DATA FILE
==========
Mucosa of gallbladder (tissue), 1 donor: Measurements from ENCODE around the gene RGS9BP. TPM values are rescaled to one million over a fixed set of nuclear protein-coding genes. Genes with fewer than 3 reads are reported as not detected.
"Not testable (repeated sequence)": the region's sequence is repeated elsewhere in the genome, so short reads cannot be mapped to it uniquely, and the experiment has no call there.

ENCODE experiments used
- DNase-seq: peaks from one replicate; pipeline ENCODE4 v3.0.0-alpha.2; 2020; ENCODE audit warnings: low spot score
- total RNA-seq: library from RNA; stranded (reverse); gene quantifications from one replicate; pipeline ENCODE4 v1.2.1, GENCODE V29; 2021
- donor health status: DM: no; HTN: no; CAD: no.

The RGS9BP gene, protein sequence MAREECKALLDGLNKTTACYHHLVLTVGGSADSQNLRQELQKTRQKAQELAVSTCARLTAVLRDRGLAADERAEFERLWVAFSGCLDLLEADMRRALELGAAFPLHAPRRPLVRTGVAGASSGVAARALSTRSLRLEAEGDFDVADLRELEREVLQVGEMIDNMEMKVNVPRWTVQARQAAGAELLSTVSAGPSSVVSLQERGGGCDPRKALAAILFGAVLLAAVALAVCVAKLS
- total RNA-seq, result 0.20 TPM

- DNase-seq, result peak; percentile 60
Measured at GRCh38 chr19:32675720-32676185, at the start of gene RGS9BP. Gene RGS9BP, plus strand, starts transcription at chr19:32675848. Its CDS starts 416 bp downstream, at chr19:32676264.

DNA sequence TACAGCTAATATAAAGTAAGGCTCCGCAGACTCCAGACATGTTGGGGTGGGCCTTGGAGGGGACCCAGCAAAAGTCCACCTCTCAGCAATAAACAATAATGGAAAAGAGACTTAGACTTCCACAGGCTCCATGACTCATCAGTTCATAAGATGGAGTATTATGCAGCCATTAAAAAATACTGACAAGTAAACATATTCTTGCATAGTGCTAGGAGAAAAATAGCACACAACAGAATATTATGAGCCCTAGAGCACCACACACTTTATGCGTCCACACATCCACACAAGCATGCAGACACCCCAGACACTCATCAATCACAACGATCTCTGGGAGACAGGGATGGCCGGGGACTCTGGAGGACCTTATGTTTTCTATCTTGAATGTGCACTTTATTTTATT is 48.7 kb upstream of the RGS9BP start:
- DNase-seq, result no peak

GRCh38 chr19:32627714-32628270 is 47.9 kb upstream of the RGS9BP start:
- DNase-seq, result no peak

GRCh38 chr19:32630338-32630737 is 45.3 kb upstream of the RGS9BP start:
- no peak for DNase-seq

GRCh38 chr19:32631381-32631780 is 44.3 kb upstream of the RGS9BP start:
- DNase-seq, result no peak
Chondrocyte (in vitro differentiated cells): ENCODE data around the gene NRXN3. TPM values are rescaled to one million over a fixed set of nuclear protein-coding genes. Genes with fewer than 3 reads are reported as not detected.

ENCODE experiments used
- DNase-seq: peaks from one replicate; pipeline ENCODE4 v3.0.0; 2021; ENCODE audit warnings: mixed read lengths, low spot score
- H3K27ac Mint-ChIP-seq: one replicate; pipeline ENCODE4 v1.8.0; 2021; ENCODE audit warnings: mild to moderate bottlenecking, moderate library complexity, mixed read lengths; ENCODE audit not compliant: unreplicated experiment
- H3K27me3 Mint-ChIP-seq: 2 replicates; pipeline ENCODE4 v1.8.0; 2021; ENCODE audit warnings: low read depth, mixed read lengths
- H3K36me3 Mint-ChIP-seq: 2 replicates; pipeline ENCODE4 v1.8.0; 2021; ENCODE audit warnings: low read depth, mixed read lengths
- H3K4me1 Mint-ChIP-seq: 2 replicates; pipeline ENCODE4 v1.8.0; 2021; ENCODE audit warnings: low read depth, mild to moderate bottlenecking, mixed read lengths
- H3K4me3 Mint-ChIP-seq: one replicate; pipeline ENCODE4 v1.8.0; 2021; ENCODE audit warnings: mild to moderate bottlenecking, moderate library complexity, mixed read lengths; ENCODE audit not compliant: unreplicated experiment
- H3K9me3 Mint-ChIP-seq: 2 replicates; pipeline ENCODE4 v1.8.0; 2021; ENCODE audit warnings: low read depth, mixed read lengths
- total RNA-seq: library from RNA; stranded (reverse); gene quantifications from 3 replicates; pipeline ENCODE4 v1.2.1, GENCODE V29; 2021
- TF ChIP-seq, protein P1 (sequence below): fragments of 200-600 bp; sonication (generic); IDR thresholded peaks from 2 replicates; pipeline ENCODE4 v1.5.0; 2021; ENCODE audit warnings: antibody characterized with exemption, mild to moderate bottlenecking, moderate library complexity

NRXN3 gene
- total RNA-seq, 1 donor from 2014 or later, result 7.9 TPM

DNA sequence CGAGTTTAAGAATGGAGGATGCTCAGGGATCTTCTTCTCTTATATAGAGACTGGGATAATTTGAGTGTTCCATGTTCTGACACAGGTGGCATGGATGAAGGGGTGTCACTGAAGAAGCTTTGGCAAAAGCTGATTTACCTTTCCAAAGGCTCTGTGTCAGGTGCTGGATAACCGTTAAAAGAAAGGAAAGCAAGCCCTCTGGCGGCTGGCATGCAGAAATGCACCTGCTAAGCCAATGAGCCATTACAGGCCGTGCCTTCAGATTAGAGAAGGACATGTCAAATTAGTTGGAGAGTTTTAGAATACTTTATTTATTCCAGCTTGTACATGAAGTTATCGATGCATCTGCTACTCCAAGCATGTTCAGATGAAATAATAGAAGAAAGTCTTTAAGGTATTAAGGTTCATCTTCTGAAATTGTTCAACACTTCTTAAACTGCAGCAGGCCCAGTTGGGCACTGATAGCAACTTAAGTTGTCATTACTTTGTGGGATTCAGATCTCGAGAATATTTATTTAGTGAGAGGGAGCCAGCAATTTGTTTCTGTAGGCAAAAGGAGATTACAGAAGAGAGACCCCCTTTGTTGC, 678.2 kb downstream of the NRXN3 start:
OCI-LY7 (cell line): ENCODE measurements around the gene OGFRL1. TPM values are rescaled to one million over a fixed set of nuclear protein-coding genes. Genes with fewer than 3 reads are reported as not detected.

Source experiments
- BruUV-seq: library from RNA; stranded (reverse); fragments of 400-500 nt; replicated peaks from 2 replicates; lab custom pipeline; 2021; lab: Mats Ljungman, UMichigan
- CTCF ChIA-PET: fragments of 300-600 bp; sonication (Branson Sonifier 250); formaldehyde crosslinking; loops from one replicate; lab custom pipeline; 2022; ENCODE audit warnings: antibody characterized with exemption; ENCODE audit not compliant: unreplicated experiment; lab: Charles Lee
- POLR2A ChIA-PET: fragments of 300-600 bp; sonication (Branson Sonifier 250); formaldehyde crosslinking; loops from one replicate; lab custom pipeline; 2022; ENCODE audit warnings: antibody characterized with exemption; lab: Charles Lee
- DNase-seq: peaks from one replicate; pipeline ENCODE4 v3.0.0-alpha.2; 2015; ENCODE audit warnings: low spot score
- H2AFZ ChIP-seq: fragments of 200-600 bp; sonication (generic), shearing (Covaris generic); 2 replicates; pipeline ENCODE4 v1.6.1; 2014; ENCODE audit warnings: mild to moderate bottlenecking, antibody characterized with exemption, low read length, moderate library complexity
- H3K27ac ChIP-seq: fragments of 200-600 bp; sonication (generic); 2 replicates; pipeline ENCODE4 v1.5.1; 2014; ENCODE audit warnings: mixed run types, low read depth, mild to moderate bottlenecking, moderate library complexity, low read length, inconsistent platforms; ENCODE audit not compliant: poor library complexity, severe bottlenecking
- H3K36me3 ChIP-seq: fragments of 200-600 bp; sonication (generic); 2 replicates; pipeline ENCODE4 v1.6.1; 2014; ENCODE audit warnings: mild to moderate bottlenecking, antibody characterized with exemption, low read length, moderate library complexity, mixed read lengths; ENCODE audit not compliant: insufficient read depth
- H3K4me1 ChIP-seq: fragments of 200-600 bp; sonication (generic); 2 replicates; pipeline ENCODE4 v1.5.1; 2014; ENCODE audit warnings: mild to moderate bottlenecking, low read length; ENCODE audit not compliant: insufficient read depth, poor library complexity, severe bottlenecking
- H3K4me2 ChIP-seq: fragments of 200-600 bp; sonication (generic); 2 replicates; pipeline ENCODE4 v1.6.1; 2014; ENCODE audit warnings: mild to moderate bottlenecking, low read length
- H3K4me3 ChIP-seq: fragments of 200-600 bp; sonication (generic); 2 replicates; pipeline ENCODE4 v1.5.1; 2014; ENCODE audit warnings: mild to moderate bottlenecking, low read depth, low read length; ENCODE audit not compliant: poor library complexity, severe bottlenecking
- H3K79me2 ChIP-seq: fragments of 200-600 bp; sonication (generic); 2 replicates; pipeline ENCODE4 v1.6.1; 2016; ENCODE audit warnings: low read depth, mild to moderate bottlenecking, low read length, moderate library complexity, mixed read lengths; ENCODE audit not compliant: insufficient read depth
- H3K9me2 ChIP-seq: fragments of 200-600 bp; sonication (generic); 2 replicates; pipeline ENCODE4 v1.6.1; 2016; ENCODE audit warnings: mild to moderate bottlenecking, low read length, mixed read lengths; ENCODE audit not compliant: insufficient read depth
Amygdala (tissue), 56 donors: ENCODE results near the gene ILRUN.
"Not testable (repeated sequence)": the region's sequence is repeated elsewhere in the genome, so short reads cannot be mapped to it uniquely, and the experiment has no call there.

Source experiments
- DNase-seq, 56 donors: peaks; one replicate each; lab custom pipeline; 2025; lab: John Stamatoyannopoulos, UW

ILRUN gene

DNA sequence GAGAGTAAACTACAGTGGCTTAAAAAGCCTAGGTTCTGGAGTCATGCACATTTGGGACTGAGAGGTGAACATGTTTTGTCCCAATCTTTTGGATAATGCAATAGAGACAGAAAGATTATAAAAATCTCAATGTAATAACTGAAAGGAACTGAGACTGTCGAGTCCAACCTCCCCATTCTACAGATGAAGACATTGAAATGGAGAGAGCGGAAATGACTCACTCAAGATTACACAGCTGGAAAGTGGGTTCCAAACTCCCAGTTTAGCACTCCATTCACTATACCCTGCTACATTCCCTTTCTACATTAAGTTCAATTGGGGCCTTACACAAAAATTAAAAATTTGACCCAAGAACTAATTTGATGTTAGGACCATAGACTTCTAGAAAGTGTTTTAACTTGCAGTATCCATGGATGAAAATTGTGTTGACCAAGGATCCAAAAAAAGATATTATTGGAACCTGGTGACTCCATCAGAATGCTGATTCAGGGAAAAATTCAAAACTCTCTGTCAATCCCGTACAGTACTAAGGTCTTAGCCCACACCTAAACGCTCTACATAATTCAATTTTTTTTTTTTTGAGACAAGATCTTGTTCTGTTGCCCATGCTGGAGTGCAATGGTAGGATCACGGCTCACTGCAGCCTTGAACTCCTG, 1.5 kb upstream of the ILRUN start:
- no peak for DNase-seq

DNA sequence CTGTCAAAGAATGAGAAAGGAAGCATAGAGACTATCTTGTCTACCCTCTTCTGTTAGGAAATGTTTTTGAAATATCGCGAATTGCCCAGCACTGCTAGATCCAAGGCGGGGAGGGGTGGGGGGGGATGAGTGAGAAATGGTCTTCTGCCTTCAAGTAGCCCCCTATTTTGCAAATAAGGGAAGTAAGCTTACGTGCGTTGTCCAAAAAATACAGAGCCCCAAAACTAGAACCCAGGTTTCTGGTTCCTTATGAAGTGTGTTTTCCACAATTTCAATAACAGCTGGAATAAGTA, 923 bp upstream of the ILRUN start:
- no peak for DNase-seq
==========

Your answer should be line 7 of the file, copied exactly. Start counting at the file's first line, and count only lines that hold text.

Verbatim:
The RGS9BP gene, protein sequence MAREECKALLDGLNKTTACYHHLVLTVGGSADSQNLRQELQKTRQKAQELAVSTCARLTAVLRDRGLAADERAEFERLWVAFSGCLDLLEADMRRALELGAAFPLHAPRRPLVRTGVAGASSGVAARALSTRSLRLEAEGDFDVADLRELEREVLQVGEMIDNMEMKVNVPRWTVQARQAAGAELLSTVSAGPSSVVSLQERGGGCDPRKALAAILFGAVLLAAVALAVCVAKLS